Detailed guides to painful problems, treatments & more

An awesome ebook upgrade

 •  • by Paul Ingraham
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Weekly nuggets of pain science news and insight, usually 100-300 words, with the occasional longer post. The blog is the “director’s commentary” on the core content of a library of major articles and books about common painful problems and popular treatments. See the blog archives or updates for the whole site.

The guts

A lot of scary HTML, PHP & CSS went into this update. I wrote about 1500 lines of new code.

As promised a few weeks ago, I have published a really huge under-the-hood update to the guts of my largest book, which will soon spread to the others like an infection you want.


Let me try to make this real.

Basically the book now automagically “knows” all about its own sections — how many, what they are called, etc — and can automatically spit out a table of contents and more. This makes it approximately a zillion times easier for me to update the book. You would not believe what a hassle it used to be. (Just try keeping a huge table of contents in sync with a giant book. I dare ya.)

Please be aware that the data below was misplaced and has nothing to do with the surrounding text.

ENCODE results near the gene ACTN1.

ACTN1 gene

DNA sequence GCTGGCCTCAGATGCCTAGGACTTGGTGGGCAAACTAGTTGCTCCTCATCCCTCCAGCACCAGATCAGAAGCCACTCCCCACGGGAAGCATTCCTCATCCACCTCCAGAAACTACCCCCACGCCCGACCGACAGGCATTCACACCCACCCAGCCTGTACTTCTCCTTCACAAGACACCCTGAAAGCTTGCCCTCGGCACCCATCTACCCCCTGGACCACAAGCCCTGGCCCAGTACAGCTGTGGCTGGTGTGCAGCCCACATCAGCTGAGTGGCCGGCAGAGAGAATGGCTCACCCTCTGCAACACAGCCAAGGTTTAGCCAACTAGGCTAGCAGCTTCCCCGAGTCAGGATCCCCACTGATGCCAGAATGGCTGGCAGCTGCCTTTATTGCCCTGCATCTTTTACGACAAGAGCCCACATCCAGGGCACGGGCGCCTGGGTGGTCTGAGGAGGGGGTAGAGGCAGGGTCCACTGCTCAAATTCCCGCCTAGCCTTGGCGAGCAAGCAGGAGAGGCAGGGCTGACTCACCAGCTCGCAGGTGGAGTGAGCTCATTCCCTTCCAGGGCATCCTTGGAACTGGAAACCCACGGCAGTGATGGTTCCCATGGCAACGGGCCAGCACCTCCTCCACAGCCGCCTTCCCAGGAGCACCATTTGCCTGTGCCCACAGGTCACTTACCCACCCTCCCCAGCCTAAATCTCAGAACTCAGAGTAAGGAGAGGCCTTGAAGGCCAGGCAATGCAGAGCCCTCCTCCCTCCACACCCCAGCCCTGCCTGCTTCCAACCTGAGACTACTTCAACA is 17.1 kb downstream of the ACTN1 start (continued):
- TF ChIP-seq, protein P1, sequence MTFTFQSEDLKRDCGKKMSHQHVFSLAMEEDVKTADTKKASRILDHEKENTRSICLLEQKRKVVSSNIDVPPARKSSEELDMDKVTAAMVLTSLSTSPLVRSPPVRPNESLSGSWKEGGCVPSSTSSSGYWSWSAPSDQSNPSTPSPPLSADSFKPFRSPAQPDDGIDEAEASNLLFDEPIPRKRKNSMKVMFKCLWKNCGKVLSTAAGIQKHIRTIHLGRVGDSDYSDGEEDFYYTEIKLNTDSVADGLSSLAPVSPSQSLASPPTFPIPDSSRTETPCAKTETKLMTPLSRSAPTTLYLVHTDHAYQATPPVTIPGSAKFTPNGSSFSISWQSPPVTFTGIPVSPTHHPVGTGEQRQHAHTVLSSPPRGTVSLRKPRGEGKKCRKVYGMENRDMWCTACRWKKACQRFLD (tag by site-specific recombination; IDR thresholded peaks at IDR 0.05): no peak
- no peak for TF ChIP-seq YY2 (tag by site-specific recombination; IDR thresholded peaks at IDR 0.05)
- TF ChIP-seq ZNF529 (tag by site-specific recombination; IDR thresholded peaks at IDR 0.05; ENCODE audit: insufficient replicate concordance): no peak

So it will literally be about 5 times faster for me to actually publish an update — which means I will do more of them.

Other benefits:

  • Section numbers! Finally! Especially handy for customers who print. Printing the table of contents will actually be useful now. 😃
  • The way is paved for other ebook formats. Kindle, iBookstore, snazzier PDFs! Because the document is very well structured, I can now maintain a single “master” copy and fairly easily export it to other formats. That solves the problem I had getting into other formats.
  • Readers will easily be able to tell what has been updated. Just like footnotes and citing are important, it’s important for readers to be able to see what has changed and why. It’s especially great considering how I emphasize free and steeply discounted upgrades to future editions.

Showing what’s changed and why in a document — especially a document about health care and chronic pain — is as important as citing, footnoting, and democracy. Really. That’s why Wikipedia does it.

More tumbleweeds? Okay, fair enough: this is like a tough sell, like pitching electronics to the Amish. There’s nothing really obviously wonderful going on here from the customer perspective. But trust me: this update is actually a ginormous deal. The product just grew up technologically. It’s ready for the next decade and beyond.